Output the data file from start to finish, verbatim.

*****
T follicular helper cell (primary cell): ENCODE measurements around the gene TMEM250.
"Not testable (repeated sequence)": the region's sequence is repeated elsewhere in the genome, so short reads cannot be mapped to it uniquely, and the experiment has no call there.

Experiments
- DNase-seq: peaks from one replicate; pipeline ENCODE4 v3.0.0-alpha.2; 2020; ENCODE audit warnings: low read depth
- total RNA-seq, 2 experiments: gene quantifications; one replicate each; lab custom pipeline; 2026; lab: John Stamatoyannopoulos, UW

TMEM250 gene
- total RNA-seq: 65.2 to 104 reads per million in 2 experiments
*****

T follicular helper cell (primary cell): ENCODE measurements around the gene TMEM250.
"Not testable (repeated sequence)": the region's sequence is repeated elsewhere in the genome, so short reads cannot be mapped to it uniquely, and the experiment has no call there.

Experiments
- DNase-seq: peaks from one replicate; pipeline ENCODE4 v3.0.0-alpha.2; 2020; ENCODE audit warnings: low read depth
- total RNA-seq, 2 experiments: gene quantifications; one replicate each; lab custom pipeline; 2026; lab: John Stamatoyannopoulos, UW

TMEM250 gene
- total RNA-seq: 65.2 to 104 reads per million in 2 experiments